Last year divers found a haul of 1000-year-old gold coins inscribed in Arabic on the sea bed off Israel.


Divers find 1,600-year-old Roman shipwreck, treasures off of Israel's coast (w/video)

For Ran Feinstein and Ofer Ra'anan, two friends on a diving trip off of the Israeli coast, what began as a typical Mediterranean excursion took a stunning turn.

The two men spied a castaway sculpture sitting amid the rocks and silt on the seabed. This was no average oceanic detritus. The figure, it started to dawn on the divers, must have been ancient. Indeed, according to the archaeologists, it's part of the largest cache of Roman objects to be found in Israel in 30 years.

"It took us a couple of seconds to understand what was going on," Ra'anan told the Associated Press. The duo realized the sculpture wasn't alone — this spot was rife with old items. They had found the remnants of a Roman merchant ship, lost at sea some 1,600 years ago near Caesarea, a harbor city perched on the Israeli coast roughly 30 miles north of Tel Aviv.

Recognizing the artifacts belonged in a museum, or were at the very least covered by Israel's Law of Antiquities , the divers contacted the state-run Antiquities Authority. When the government archaeologists arrived at the site, what they beheld almost defied belief: a bronze lamp featuring Sol, the sun deity several iron anchors a statue of moon goddess Luna jugs for drinking freshwater at sea a whale figurine and an item the Antiquities Authority described in a news release as a "bronze faucet in the form of a wild boar with a swan on its head."

Perhaps the most surprising finds are two large masses of metal, thousands of coins clotted together in the ceramic jars that once held them. The 1,600-year-old coin clusters tip the scales at about 44 pounds. Based on the coins, the archaeologists have a rough idea of when the merchant ship sank. It was a time when the Roman Empire was on the cusp of Christianity. Some coins bear the visage of Constantine the Great, the ruler of the western half the Roman Empire who converted it into a new, holier-than-before version in the early 4th century. Other coins show Licinius, whom the Israel Antiquities Authority describes as Constantine's rival Roman ruler to the east, who reigned from A.D. 324 to 337.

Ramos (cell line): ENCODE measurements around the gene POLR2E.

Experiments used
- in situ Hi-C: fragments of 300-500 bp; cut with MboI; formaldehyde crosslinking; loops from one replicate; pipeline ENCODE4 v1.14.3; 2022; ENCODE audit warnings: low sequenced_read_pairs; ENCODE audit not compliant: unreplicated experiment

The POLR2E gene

During the excavations over the past few weeks, the Israeli archaeologists have pieced together a scene of an ancient scramble to survive tumultuous seas. "The location and distribution of the ancient finds on the seabed indicate that a large merchant ship was carrying a cargo of metal slated for recycling, which apparently encountered a storm at the entrance to the harbor and drifted until it smashed into the seawall and the rocks," Jacob Sharvit and Dror Planer, directors of Israel Antiquities Authority's Marine Archaeology Unit, said in a statement. The researchers think the Roman sailors attempted to anchor themselves, because the distance between the iron anchors and the other objects. But the anchor lines snapped, and the ship was dashed against the rocks.